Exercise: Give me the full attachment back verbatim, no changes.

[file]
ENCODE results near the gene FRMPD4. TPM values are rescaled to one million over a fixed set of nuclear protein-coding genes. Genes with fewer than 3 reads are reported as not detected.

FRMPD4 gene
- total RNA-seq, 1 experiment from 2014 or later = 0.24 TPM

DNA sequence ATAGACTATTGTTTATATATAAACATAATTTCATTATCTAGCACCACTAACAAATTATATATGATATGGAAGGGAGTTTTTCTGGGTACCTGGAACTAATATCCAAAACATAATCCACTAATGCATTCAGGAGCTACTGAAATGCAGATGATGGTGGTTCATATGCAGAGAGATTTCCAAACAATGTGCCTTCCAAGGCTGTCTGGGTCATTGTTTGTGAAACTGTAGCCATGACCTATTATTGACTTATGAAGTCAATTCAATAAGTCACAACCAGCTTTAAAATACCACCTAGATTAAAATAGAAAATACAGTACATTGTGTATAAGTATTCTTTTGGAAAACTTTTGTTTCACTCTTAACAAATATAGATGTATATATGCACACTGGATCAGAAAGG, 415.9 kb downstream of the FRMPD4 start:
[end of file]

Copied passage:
ENCODE results near the gene FRMPD4. TPM values are rescaled to one million over a fixed set of nuclear protein-coding genes. Genes with fewer than 3 reads are reported as not detected.

FRMPD4 gene
- total RNA-seq, 1 experiment from 2014 or later = 0.24 TPM

DNA sequence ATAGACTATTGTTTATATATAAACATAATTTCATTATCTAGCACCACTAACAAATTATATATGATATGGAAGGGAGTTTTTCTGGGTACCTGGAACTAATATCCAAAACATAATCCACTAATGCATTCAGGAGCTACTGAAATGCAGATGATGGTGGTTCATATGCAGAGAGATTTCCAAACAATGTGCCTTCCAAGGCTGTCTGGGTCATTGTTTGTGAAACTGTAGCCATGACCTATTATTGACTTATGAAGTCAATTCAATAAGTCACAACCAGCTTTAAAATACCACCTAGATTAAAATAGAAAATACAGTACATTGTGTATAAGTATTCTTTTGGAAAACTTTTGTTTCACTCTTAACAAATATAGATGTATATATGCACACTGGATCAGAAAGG, 415.9 kb downstream of the FRMPD4 start: